When to worry a little and when to worry a lot
Before we discuss the controversial part, let’s look at his conclusion.
The risk of the transfer of nuclear weapons, weapons components or nuclear expertise to terrorists in Pakistan is genuine. Moreover, knowledge that such a transfer has occurred may not become evident until the aftermath of a nuclear 9/11 in Pakistan or elsewhere in the world. It remains imperative that Pakistan is pressured and supported, above all by the United States, to continue to improve the safety and security of its nuclear weapons and to ensure the fidelity of those civilian and military personnel with access to, or knowledge of, nuclear weapons. The challenge to Pakistan’s nuclear weapons from Pakistani Taliban groups and from al-Qa`ida constitutes a real and present danger, and the recent assaults by the Pakistan Army on some of these groups in FATA and in the NWFP is a welcome development. Nevertheless, more steps must be taken before the threat is neutralized and Pakistan’s nuclear weapons no longer pose an existential danger to the rest of the world. [Shaun Gregory/CTC Sentinel]
Despite reassurances by the heads of governments of Pakistan, the United States and India, this is a conclusion that few serious analysts can find fault with. Unless you are the editorial board of the New York Times you will use every opportunity available to mitigate the risk that terrorism and nuclear proliferation will come together from and/or in Pakistan. Prof Gregory does well to bring this important issue into public discussion.
The controversial part of Prof Gregory’s article was his assertion that “Pakistan’s nuclear facilities have already been attacked at least thrice by its home-grown extremists and terrorists over the last two years.” Unless he has more evidence than he reveals in the article, this argument is tenuous.
Pakistan observers have known about jihadi attacks on military and nuclear complexes and personnel, but there is little evidence in the public domain to suggest that these attacks involved an agenda to take control of nuclear weapons or radioactive material. There are a number of other possible motives: opportunism, signaling, publicity and probing.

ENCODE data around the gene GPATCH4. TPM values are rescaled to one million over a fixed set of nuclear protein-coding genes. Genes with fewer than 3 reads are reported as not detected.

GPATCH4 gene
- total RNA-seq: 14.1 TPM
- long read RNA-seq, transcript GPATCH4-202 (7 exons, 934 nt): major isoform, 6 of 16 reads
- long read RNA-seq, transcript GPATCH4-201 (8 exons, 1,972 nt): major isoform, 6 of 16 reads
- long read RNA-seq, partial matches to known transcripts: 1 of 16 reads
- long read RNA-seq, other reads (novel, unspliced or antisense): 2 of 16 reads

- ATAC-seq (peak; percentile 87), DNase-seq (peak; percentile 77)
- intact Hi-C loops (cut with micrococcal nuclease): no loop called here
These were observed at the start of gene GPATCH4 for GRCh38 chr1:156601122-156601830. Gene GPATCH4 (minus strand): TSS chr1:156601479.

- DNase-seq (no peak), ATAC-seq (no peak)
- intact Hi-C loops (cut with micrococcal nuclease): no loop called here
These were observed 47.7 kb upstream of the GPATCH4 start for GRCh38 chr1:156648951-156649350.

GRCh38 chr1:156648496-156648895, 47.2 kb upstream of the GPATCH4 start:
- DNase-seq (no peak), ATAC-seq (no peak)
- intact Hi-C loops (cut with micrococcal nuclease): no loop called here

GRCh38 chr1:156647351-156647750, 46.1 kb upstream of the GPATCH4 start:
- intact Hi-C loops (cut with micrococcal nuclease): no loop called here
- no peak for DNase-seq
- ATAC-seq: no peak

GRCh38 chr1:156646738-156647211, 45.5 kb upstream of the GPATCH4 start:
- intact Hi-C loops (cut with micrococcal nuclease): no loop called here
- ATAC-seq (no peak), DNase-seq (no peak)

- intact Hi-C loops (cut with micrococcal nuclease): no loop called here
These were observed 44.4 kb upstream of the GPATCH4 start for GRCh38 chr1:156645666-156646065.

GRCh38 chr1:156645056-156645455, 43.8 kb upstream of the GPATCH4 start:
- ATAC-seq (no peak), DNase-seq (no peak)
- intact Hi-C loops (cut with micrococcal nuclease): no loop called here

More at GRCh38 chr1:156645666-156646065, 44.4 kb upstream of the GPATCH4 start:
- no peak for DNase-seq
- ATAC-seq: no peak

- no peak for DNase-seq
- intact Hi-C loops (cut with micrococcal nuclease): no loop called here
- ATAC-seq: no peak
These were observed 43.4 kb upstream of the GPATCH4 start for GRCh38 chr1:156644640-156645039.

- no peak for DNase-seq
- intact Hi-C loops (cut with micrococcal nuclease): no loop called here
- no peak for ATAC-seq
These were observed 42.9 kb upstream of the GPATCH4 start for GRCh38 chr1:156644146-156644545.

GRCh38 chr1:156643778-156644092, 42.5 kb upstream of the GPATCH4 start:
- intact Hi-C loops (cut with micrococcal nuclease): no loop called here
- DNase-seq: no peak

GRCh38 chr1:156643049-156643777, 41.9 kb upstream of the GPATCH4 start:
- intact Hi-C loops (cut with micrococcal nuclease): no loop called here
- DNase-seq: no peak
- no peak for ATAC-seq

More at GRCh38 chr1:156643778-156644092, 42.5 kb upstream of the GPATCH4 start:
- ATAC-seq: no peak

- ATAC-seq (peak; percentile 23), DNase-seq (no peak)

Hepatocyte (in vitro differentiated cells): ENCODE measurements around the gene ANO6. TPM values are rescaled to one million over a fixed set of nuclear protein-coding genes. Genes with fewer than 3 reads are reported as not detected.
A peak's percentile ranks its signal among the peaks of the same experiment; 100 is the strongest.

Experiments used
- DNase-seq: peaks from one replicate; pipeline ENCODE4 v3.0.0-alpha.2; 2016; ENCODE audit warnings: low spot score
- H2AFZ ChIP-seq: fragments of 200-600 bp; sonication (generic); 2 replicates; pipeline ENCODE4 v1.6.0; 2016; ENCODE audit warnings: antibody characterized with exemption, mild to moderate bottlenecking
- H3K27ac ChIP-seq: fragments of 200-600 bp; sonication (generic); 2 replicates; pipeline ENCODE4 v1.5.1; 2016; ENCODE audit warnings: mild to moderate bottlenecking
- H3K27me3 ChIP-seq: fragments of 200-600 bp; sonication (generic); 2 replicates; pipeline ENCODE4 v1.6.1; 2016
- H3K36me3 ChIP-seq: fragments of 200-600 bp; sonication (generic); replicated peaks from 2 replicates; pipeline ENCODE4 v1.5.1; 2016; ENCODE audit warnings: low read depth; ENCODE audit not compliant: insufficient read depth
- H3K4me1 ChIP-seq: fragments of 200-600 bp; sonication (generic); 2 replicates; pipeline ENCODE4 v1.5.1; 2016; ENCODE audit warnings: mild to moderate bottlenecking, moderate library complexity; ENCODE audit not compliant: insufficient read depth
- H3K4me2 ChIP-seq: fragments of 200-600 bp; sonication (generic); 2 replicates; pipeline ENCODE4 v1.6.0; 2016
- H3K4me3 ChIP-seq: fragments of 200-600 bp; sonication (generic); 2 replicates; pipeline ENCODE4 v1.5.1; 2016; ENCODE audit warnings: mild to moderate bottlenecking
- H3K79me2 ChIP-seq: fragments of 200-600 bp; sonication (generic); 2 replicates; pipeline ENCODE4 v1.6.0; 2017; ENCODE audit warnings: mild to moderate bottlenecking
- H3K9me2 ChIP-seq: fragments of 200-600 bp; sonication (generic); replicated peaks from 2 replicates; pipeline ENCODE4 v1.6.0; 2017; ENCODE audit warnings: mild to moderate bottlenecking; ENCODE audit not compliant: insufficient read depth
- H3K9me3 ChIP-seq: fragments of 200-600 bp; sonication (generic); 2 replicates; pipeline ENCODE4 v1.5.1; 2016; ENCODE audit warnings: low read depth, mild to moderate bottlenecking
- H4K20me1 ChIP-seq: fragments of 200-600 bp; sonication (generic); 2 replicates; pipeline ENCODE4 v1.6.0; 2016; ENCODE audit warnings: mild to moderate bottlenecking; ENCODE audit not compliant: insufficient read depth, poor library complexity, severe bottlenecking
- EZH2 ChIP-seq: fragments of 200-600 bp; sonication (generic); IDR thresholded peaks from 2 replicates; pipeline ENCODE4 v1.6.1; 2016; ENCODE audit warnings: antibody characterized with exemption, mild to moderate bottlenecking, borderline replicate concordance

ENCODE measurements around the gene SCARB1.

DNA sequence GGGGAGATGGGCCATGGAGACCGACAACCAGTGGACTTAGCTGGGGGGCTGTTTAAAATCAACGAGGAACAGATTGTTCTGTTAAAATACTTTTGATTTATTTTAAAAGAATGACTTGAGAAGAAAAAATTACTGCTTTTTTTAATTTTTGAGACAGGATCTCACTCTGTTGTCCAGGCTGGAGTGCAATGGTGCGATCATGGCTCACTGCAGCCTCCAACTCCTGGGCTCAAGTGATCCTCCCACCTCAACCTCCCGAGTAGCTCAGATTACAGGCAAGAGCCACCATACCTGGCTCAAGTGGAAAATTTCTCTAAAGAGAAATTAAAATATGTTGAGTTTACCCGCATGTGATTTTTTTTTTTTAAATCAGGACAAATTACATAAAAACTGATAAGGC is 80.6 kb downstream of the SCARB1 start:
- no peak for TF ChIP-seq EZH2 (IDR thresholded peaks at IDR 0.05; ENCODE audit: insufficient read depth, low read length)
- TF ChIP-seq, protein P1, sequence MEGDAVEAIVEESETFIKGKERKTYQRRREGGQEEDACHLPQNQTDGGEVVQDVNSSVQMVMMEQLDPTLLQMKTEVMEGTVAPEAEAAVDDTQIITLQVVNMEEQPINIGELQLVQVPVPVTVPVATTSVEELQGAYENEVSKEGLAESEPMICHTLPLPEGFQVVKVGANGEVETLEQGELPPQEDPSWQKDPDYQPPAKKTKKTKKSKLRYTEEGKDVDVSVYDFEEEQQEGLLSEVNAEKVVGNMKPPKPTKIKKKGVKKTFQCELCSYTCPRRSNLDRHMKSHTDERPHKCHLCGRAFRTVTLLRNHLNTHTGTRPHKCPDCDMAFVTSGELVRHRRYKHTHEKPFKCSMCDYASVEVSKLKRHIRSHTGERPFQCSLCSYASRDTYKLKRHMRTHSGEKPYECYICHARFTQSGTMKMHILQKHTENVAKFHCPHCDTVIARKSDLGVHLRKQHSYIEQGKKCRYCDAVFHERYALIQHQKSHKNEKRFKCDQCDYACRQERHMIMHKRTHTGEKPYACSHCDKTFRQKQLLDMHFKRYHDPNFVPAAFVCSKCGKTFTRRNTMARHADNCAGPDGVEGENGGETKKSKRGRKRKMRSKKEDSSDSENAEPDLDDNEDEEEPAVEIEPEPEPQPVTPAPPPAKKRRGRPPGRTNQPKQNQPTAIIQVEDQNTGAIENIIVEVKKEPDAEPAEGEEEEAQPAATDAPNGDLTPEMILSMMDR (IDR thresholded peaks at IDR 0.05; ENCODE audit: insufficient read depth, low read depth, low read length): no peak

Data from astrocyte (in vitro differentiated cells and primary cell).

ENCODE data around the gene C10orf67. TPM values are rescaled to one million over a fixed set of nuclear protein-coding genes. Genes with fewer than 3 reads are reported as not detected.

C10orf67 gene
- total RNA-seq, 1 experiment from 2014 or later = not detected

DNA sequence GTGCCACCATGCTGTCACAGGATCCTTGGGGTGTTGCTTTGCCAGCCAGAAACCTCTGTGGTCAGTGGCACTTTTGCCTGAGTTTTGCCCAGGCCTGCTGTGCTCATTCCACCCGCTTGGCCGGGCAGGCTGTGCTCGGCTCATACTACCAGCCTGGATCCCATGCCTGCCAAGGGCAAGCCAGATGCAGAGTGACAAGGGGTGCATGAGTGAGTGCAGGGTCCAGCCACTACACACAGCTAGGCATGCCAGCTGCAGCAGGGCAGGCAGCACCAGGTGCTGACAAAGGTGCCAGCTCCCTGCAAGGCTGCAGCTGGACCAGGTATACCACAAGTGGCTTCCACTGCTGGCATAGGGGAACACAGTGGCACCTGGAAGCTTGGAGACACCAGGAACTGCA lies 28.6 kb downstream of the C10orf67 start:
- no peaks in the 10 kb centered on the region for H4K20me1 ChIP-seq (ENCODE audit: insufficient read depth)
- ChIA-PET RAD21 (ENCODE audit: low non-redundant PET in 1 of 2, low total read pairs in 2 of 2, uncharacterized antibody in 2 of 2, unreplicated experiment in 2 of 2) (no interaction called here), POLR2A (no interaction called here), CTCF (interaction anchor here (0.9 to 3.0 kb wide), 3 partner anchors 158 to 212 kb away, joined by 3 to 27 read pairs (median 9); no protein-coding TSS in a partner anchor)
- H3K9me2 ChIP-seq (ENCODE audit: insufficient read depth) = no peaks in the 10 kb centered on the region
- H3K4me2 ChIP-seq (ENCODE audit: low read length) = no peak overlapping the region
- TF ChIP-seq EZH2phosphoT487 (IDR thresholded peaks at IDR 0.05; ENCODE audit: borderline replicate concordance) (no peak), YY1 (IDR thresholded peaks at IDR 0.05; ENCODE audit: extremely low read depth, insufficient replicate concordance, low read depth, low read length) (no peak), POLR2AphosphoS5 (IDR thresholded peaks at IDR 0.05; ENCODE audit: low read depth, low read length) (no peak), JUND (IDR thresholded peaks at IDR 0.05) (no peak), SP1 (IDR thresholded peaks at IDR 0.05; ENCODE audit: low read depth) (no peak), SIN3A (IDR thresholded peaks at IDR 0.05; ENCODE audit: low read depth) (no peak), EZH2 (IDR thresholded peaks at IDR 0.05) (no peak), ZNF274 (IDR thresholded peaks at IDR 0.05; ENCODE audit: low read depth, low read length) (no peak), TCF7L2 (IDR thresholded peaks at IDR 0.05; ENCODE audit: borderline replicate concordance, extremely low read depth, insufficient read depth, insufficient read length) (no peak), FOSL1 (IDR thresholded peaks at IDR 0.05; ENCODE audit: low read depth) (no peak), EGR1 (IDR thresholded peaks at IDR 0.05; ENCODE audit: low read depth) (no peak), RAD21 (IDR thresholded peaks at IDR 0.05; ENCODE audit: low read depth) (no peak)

In other words, it is possible that these targets were attacked because it was possible to attack them; they were attacked as a way of scaring Pakistanis and international donors; they were attacked because this would gain them a lot more publicity; or they were attacked to find out how well-secured the nuclear weapons complex is. Only the last is connected to nuclear terrorism, but it is still at the lower end of the scale at the other extreme of which lies an attack specifically intended to snatch or damage a nuclear weapons site. As one US official told a NYT blogger, these are large complexes (and therefore present easy targets) and an attack at the front gate cannot immediately be assumed to be the worst case scenario.
Indeed, the leadership of the military-jihadi complex might want you to believe the worst-case scenario, especially when that means you will open up your wallet to prevent it from happening. So while Prof Gregory is not wrong any analysis of terrorist attacks on Pakistan’s nuclear sites must not ignore the possibility of nuclear blackmail: the use of deliberate, calibrated insecurity to rustle up some no-strings-attached foreign aid.
Like many other analyses of the security of Pakistan’s nuclear arsenal, Prof Gregory neglects the opacity with respect to how the weapons are secured: do they use permissive-action links (PALs) or are they kept in a physically de-mated state? The two methods are likely to be mutually exclusive. As discussed in earlier posts, the answer to this question opens up a very little studied—at least in the public domain—area of risk. If there is an secret arsenal-within-an-arsenal then we should all be much more worried than we already are.